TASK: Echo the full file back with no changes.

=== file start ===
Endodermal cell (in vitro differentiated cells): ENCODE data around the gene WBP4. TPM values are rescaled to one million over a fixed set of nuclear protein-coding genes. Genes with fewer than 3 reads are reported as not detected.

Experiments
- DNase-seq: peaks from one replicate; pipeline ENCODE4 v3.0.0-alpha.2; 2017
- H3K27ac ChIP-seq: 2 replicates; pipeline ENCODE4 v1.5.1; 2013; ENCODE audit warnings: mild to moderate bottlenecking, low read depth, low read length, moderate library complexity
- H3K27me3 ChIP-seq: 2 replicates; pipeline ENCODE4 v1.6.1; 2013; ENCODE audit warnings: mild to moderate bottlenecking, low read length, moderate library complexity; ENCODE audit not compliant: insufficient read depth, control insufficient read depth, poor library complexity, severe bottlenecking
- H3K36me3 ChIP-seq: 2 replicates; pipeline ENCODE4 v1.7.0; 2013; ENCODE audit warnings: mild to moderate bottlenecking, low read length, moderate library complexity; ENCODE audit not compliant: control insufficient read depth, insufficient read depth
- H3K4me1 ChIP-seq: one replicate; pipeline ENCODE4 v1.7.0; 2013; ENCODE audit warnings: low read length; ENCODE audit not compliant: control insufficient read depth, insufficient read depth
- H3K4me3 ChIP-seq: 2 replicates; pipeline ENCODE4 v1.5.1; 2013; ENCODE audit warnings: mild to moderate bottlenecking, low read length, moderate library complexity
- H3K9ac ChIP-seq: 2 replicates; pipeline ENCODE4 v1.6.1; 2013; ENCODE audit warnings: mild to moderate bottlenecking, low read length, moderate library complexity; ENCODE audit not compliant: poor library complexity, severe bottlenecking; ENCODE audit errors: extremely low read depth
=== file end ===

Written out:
Endodermal cell (in vitro differentiated cells): ENCODE data around the gene WBP4. TPM values are rescaled to one million over a fixed set of nuclear protein-coding genes. Genes with fewer than 3 reads are reported as not detected.

Experiments
- DNase-seq: peaks from one replicate; pipeline ENCODE4 v3.0.0-alpha.2; 2017
- H3K27ac ChIP-seq: 2 replicates; pipeline ENCODE4 v1.5.1; 2013; ENCODE audit warnings: mild to moderate bottlenecking, low read depth, low read length, moderate library complexity
- H3K27me3 ChIP-seq: 2 replicates; pipeline ENCODE4 v1.6.1; 2013; ENCODE audit warnings: mild to moderate bottlenecking, low read length, moderate library complexity; ENCODE audit not compliant: insufficient read depth, control insufficient read depth, poor library complexity, severe bottlenecking
- H3K36me3 ChIP-seq: 2 replicates; pipeline ENCODE4 v1.7.0; 2013; ENCODE audit warnings: mild to moderate bottlenecking, low read length, moderate library complexity; ENCODE audit not compliant: control insufficient read depth, insufficient read depth
- H3K4me1 ChIP-seq: one replicate; pipeline ENCODE4 v1.7.0; 2013; ENCODE audit warnings: low read length; ENCODE audit not compliant: control insufficient read depth, insufficient read depth
- H3K4me3 ChIP-seq: 2 replicates; pipeline ENCODE4 v1.5.1; 2013; ENCODE audit warnings: mild to moderate bottlenecking, low read length, moderate library complexity
- H3K9ac ChIP-seq: 2 replicates; pipeline ENCODE4 v1.6.1; 2013; ENCODE audit warnings: mild to moderate bottlenecking, low read length, moderate library complexity; ENCODE audit not compliant: poor library complexity, severe bottlenecking; ENCODE audit errors: extremely low read depth